Sam Jones was born in Clydach in the Swansea Valley on 30 November, 1898, the ninth child born to Samuel Cornelius Jones (1865-1939), tinplate worker, and Mary Ann Jones (1866-1921). She gave birth to fifteen children, but only eight survived infancy - David Robert (born 1887); Hannah Mary (born 1889); Cornelius (born 1890); Ifor (born 1892); Annie (born 1896); Garfield (born 1897); Samuel (born 1898) and Gwenhwyfar (born 1905). This was a faithful family of Baptists who worshipped at Calfaria Chapel, Clydach.
Affectionately known as ‘Sammy bach’, Sam Jones was educated at the local primary school and then in 1910/11 at the Ystalyfera County Intermediate School. In 1912 the school was relocated to Pontardawe and called Pontardawe Higher Elementary School. On 3 September, 1917 Sam Jones enlisted in the Royal Navy and spent nearly two years as ‘Ordinary Signalman.’ He left the Navy on 10 February, 1919. In the autumn of 1919 he resumed his formal education at the University College of North Wales, Bangor. He played for the College Rugby club and, later, the Hockey club. He won his Education Certificate - second class - in his third year 1922-23. He graduated the following year, 1924, in Welsh and History.
As a student at Bangor he met Maud Ann Griffith. They were married on 2 September 1933 at the Welsh Wesleyan chapel in Cardiff. Their only child, Dafydd Gruffydd Jones, financial consultant, was born on 4 May 1942. Mrs Maud Jones died on 3 January 1974.
On 8 September, 1924 Sam Jones began his teaching career at Harrington Road School, Liverpool. He left Liverpool for Cardiff in February 1927 and became a journalist with The Western Mail. While a student, and then a teacher, he had written many articles for the Liverpool Daily Post. 1927 was also the year when the British Broadcasting Company became the British Broadcasting Corporation. In November 1932 Sam Jones was drawn, on a part-time basis, to the BBC as ‘Welsh Assistant.’ His aim was to strengthen the Welsh language output of radio broadcasting. He left The Western Mail permanently in 1933.
In 1935 the post of Programmes Director, BBC Welsh Region, was advertised. It was assumed, as he had already carried out those duties, that Sam Jones would be selected. It was not to be. He was bitterly disappointed at being overlooked in favour of William Hughes Jones (Elidir Sais). Sam Jones was offered the post of North Wales Representative at a radio station that did not exist (until later in 1935) and at a location far removed from Cardiff - at Bangor. Friends consoled him by reminding him of the happy days he had spent in Bangor as a student, and of the views such as the Menai Straits. He responded “I hate the bloody ditch!” He overcame the setback. He started work as head of the new radio station in Bangor on 1 November, 1935. He was soon discovering talents for script-writing, performing, composing music, singing and acting.
The Second World War curtailed his duties. For a short period, from September 1939 to January 1940, he was seconded to London to translate news bulletins into Welsh. By the end of 1940 there were rumours that the BBC's Variety Department was to be transferred from London to Bristol, and then to the relative safety of North Wales. The Variety Department was sent to Bangor and remained there until August 1943. Three orchestras were located at Bangor - the BBC Dance Orchestra, the BBC Revue Orchestra and the BBC Variety Orchestra. Among the four hundred artistes based at Bangor were Tommy Handley (of ITMA fame), Jack Train, Fred Yule, Dorothy Summers, Maurice Denham, Sam Costa and Charlie Chester.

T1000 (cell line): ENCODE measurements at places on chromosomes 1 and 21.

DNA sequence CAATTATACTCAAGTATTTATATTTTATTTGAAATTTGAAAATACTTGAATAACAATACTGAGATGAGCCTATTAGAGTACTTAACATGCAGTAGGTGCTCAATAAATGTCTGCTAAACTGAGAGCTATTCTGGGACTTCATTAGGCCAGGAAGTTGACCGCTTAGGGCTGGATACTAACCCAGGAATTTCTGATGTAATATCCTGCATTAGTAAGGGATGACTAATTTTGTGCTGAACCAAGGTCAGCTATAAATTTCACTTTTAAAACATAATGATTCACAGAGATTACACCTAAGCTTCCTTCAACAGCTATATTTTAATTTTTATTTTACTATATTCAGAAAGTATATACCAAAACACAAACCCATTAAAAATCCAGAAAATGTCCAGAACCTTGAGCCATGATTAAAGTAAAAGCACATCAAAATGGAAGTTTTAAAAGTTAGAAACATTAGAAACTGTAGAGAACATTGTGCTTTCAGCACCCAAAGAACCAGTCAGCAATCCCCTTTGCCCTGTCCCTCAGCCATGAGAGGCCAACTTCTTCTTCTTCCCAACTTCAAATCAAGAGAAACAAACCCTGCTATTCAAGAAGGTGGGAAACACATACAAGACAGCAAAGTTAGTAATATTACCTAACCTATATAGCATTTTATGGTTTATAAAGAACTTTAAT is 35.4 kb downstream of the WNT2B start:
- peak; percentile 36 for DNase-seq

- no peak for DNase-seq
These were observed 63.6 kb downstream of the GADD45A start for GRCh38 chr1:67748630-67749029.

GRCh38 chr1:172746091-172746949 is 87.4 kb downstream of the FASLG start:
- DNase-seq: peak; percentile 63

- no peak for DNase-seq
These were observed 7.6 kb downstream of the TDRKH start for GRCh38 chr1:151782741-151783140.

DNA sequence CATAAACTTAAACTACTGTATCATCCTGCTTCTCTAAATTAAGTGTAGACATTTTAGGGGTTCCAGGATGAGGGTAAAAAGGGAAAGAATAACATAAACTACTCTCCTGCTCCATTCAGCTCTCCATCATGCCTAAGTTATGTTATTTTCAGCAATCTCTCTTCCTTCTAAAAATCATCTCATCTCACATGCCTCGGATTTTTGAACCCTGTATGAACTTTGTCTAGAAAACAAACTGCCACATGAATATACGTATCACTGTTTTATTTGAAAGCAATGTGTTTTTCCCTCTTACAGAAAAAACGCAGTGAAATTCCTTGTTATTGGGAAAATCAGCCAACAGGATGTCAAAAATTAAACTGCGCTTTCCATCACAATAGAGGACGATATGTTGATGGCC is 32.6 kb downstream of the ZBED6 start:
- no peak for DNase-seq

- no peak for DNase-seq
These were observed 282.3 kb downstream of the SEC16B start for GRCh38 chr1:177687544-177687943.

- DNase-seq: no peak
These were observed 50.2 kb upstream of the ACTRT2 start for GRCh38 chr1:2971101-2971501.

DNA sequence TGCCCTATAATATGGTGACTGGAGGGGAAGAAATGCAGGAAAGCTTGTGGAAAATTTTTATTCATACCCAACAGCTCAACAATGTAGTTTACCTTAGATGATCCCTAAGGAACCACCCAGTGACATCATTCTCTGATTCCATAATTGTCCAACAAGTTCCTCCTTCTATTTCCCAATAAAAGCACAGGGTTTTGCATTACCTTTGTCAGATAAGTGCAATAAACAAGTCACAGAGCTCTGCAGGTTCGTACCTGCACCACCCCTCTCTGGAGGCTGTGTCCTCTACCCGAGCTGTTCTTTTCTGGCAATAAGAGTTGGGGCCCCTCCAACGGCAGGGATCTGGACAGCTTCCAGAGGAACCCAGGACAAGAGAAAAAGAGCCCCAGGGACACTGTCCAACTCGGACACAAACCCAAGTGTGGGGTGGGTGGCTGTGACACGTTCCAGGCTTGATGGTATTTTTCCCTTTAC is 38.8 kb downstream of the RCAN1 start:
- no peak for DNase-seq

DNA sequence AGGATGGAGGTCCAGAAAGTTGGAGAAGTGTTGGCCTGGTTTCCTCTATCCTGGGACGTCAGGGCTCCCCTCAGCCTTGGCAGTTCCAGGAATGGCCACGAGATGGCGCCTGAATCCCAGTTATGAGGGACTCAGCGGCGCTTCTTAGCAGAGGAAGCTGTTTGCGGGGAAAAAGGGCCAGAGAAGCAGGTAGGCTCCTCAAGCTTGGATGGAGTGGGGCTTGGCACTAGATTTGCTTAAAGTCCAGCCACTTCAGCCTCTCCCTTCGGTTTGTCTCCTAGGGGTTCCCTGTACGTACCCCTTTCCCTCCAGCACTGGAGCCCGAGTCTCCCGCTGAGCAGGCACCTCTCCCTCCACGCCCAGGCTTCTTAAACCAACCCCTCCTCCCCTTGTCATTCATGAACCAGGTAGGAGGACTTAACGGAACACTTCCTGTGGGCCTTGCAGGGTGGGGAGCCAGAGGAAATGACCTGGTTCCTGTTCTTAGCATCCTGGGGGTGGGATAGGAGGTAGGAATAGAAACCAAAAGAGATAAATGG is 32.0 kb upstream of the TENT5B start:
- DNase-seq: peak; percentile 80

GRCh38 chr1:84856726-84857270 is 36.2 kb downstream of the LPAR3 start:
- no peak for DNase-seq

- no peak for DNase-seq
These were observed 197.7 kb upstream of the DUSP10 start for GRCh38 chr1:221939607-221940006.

Sam Jones learnt a lot about radio entertainment from the Londoners. He was also aware of the danger of copying the English. When they left he set about producing Welsh entertainment. Among his successes were ‘Noson Lawen’ (traditional entertainment) that combined the talents of students - Triawd y Coleg [The College Trio: Meredydd Evans, Cledwyn Jones, Robin Williams] - with Charles Williams as Presenter and the voices of quarrymen and farmers (the Dyffryn Nantlle Male Voice Choir and Bob Roberts, folk singer). His other popular programmes were ‘Ymryson y Beirdd’ (a contest between poets), ‘Wedi'r Oedfa’ (Talks for Sunday evenings), ‘Ymryson Areithio’ (college debates) and ‘Pawb yn ei Dro’ (village talents). By the end of his career television was a growing threat to a dedicated radio man like Sam Jones.
He retired from the BBC on 30 November, 1963. On 11 July 1963, the honorary degree of Doctor of Literature [D.Litt] was bestowed on him by the University of Wales at a ceremony in the Kings Hall, Aberystwyth. He was also honoured by the National Eisteddfod of Wales as Day President at Ebbw Vale in 1958.
Sam Jones died on 5 September 1974. The funeral was at Bangor Crematorium on 9 September. A Commemoration service was conducted at Penuel Baptist Chapel, where he was a member, on 20 September 1974. Owen Edwards, Controller of BBC Wales, said that Sam Jones had the gift of working on three key wavelengths - being on the same wavelength as his audience, the same wavelength as the talents he'd discovered and as the staff he led.
He laid the foundations of radio development during his time in Cardiff by tapping into a culture which was already widespread in Nonconformist Wales. These were his heroic days. It was also his most difficult period. While understanding the obligations of failure, Sam Jones also acknowledged the opportunity to succeed. He tasted success at Bangor. Many of the talents he discovered testified that the effort they put in was for Sam not the BBC. They took pride in working for a person not for an institution. He was the right man, in the right place at the right time. The secret of his success was his unfailing energy and his infectious enthusiasm.
Published date: 2015-10-01
Article Copyright: http://rightsstatements.org/page/InC/1.0/